C4 and CAM Plants
C4 and CAM plants are plants that use certain special compounds to gather carbon dioxide (CO 2 ) during photosynthesis. Using these compounds allows these plants to extract more CO 2 from a given amount of air, helping them prevent water loss in dry climates.
All photosynthetic plants need carbon to build sugars, and all get their carbon from CO 2 in the air. CO 2 must first be bound, or "fixed," to another molecule inside the plant cell in order to begin its transformation into sugar. In most plants, carbon fixation occurs when CO 2 reacts with a five-carbon compound called RuBP (ribulose 1,5-bisphosphate). The product splits immediately to form a pair of three-carbon compounds, and therefore this pathway is called the C3 pathway. Further reaction leads to the creation of a sugar (glyceraldehyde-3-phosphate) and the regeneration of RuBP. This series of reactions is known as the Calvin-Benson cycle after the two scientists who elucidated it.
The enzyme that catalyzes the joining of RuBP and CO 2 is known as RuBP carboxylase, also called Rubisco. Rubisco is believed to be the most abundant protein in the world. However, Rubisco is not very efficient at grabbing CO 2 , and it has an even worse problem. When the concentration of CO 2 in the air inside the leaf falls too low, Rubisco starts grabbing oxygen instead. The ultimate result of this process, called photorespiration, is that sugar is burned up instead of being created. Photorespiration becomes a significant problem for plants during hot, dry days, when they must keep their stomates (leaf pores) closed to prevent water loss.
Diverse groups of plants have evolved different systems for coping with the problem of photorespiration. These plants, called C4 plants and CAM plants, initially bind carbon dioxide using a much more efficient enzyme. This allows a more efficient harvest of CO 2 , allowing the plant to trap sufficient CO 2 without opening its stomates too often. Each then uses the CO 2 in the Calvin-Benson cycle.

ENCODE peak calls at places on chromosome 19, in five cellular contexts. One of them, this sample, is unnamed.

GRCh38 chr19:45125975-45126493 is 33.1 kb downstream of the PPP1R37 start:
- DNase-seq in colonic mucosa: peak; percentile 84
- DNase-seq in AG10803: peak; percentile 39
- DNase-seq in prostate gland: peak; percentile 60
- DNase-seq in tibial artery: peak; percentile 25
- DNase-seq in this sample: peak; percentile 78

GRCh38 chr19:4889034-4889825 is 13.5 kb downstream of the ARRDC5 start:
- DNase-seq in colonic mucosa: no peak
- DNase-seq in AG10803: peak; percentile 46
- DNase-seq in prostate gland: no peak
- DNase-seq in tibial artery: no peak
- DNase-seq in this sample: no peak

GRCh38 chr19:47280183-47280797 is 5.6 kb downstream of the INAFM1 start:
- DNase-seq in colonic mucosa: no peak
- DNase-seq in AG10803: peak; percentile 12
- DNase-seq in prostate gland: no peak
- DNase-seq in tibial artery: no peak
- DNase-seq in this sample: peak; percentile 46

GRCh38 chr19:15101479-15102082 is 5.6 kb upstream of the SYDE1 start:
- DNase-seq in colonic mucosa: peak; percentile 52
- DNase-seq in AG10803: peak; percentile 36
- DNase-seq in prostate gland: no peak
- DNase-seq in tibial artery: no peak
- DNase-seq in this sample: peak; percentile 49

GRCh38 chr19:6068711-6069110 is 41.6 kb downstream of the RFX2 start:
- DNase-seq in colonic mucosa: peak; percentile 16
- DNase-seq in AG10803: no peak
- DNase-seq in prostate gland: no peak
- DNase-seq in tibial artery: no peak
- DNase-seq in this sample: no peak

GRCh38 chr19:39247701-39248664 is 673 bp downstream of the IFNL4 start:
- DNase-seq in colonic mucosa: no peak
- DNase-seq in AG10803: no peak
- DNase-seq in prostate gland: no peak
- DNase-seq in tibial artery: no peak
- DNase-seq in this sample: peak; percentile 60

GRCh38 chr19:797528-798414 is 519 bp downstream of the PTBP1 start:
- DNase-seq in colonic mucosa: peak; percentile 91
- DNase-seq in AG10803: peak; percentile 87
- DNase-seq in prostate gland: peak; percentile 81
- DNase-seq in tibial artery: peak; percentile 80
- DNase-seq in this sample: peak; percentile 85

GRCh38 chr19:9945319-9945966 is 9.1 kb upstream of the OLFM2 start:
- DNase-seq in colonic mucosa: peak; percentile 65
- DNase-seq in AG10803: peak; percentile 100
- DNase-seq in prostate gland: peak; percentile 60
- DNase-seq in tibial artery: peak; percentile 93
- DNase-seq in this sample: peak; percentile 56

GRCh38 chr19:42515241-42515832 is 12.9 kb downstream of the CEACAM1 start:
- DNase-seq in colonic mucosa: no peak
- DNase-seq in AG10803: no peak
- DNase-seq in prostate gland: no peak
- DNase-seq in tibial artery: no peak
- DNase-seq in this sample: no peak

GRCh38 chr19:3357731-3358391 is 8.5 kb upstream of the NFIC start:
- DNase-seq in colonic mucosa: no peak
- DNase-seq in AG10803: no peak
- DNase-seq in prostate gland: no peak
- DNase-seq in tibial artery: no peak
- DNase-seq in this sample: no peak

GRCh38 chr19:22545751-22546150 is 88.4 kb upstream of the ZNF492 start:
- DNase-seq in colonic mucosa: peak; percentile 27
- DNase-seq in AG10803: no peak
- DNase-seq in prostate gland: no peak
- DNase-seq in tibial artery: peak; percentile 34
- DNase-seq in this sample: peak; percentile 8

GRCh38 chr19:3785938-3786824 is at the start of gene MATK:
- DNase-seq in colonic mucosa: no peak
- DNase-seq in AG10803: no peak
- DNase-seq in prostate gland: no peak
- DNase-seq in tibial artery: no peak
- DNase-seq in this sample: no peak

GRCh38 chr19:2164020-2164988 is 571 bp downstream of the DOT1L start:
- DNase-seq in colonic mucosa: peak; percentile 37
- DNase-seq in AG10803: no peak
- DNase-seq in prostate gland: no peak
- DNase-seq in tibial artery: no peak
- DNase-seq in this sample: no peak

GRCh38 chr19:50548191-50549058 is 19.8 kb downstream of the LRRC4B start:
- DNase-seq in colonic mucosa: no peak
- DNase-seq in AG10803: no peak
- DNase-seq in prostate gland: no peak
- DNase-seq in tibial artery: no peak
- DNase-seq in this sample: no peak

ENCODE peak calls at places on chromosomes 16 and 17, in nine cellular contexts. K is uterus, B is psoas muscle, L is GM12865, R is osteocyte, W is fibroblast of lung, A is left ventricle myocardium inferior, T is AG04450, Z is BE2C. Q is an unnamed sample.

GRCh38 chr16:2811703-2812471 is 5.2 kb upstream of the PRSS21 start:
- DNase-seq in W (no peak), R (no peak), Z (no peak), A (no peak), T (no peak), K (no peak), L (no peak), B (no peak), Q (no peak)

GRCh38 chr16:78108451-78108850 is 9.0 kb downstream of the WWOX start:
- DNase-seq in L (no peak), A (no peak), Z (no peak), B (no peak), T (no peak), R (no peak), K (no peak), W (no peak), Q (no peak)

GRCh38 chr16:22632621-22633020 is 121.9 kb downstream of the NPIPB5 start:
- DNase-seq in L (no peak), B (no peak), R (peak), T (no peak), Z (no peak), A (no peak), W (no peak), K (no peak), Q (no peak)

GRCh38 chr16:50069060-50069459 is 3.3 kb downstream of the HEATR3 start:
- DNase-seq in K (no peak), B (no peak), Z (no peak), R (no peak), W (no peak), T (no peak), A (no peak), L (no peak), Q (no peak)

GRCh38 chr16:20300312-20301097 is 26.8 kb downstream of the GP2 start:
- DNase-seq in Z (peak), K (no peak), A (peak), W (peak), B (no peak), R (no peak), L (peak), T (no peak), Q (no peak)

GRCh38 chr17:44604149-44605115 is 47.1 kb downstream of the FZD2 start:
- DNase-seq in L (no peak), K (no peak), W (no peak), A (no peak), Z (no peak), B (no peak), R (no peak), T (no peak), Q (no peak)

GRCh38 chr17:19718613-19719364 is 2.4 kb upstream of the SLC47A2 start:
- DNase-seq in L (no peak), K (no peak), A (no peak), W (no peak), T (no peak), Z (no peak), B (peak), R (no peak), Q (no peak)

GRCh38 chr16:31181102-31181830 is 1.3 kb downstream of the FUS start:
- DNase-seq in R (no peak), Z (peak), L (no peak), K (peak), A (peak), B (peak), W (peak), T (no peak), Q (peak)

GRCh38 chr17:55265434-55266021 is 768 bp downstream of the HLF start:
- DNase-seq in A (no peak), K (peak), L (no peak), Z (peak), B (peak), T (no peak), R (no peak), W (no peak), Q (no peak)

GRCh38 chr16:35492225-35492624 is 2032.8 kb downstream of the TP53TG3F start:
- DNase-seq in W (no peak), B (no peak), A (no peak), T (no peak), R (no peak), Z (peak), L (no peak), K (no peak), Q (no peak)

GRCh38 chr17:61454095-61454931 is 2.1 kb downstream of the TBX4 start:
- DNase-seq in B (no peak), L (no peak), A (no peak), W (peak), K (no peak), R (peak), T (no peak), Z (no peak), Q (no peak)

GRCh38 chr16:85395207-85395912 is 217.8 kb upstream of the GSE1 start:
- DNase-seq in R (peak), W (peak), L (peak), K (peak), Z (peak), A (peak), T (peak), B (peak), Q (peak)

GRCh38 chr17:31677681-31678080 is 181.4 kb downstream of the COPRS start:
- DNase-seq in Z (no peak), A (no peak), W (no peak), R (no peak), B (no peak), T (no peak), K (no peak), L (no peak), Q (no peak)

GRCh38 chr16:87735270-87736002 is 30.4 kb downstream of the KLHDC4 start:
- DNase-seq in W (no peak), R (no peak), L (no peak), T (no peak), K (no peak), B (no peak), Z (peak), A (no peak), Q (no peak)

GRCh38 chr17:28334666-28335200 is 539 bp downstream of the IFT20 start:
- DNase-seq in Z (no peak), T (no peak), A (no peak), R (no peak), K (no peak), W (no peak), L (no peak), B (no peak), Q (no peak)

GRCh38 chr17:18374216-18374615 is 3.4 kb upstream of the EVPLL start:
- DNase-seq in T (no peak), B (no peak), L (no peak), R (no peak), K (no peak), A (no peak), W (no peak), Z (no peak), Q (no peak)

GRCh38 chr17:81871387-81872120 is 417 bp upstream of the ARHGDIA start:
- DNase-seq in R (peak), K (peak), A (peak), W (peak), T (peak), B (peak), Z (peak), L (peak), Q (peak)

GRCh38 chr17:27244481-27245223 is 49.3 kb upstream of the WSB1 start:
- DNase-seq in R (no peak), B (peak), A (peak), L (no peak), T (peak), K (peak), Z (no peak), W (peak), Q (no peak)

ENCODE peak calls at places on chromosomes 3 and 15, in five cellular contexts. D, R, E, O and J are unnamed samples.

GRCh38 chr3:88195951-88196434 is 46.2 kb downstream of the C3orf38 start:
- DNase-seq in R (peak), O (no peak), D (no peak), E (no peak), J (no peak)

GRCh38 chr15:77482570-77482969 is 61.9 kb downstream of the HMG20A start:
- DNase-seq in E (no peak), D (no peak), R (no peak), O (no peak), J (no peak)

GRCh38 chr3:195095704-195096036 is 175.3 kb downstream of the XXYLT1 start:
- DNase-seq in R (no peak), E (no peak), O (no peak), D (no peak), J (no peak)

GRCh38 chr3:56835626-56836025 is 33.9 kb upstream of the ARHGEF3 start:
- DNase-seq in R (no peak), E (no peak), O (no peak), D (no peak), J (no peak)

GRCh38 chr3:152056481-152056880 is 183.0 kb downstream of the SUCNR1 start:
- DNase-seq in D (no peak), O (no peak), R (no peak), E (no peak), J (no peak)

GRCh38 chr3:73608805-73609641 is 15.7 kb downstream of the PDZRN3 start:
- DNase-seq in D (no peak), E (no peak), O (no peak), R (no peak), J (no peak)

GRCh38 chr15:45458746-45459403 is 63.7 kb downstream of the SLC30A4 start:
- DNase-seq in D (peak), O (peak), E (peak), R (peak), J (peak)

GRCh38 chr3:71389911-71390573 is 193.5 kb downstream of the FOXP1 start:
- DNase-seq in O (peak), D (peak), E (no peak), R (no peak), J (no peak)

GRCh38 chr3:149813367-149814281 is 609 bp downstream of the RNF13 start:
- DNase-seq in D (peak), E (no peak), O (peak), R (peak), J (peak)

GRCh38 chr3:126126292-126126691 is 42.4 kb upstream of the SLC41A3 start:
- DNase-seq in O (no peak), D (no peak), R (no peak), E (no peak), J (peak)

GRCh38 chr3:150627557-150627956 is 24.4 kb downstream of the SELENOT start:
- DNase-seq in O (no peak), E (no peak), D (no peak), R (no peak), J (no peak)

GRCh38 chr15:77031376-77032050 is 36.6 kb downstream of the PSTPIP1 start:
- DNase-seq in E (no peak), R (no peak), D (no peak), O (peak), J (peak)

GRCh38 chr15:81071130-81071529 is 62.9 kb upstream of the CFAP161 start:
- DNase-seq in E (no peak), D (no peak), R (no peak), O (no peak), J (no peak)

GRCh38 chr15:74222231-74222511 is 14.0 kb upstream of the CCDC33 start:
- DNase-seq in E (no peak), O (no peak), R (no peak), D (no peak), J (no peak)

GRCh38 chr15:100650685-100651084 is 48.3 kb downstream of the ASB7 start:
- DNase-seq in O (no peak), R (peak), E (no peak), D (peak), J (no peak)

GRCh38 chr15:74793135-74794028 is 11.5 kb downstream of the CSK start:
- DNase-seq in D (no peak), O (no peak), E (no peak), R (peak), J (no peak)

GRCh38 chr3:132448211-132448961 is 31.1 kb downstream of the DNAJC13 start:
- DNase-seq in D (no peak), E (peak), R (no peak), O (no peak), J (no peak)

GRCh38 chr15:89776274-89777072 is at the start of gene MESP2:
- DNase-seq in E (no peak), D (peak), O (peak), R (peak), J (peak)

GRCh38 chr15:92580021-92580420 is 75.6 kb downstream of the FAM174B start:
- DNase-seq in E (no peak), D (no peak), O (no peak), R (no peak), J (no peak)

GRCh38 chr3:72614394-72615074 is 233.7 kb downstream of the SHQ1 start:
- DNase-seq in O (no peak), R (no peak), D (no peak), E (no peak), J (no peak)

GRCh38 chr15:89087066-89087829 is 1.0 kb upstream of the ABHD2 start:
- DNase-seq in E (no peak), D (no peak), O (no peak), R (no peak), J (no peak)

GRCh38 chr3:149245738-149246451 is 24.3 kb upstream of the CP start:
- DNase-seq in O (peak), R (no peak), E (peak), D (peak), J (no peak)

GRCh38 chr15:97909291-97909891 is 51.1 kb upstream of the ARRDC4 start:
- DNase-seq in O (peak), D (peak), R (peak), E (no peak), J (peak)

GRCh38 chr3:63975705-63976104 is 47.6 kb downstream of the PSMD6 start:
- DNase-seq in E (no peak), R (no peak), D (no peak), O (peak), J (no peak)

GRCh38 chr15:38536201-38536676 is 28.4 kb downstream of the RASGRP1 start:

C4 ("four-carbon") plants initially attach CO 2 to PEP (phosphoenolpyruvate) to form the four-carbon compound OAA (oxaloacetate) using the enzyme PEP carboxylase. This takes place in the loosely packed cells called mesophyll cells. OAA is then pumped to another set of cells, the bundle sheath cells, which surround the leaf vein. There, it releases the CO 2 for use by Rubisco. By concentrating CO 2 in the bundle sheath cells, C4 plants promote the efficient operation of the Calvin-Benson cycle and minimize photorespiration. C4 plants include corn, sugar cane, and many other tropical grasses.
CAM ("crassulacean acid metabolism") plants also initially attach CO 2 to PEP and form OAA. However, instead of fixing carbon during the day and pumping the OAA to other cells, CAM plants fix carbon at night and store the OAA in large vacuoles within the cell. This allows them to have their stomates open in the cool of the evening, avoiding water loss, and to use the CO 2 for the Calvin-Benson cycle during the day, when it can be driven by the sun's energy. CAM plants are more common than C4 plants and include cacti and a wide variety of other succulent plants.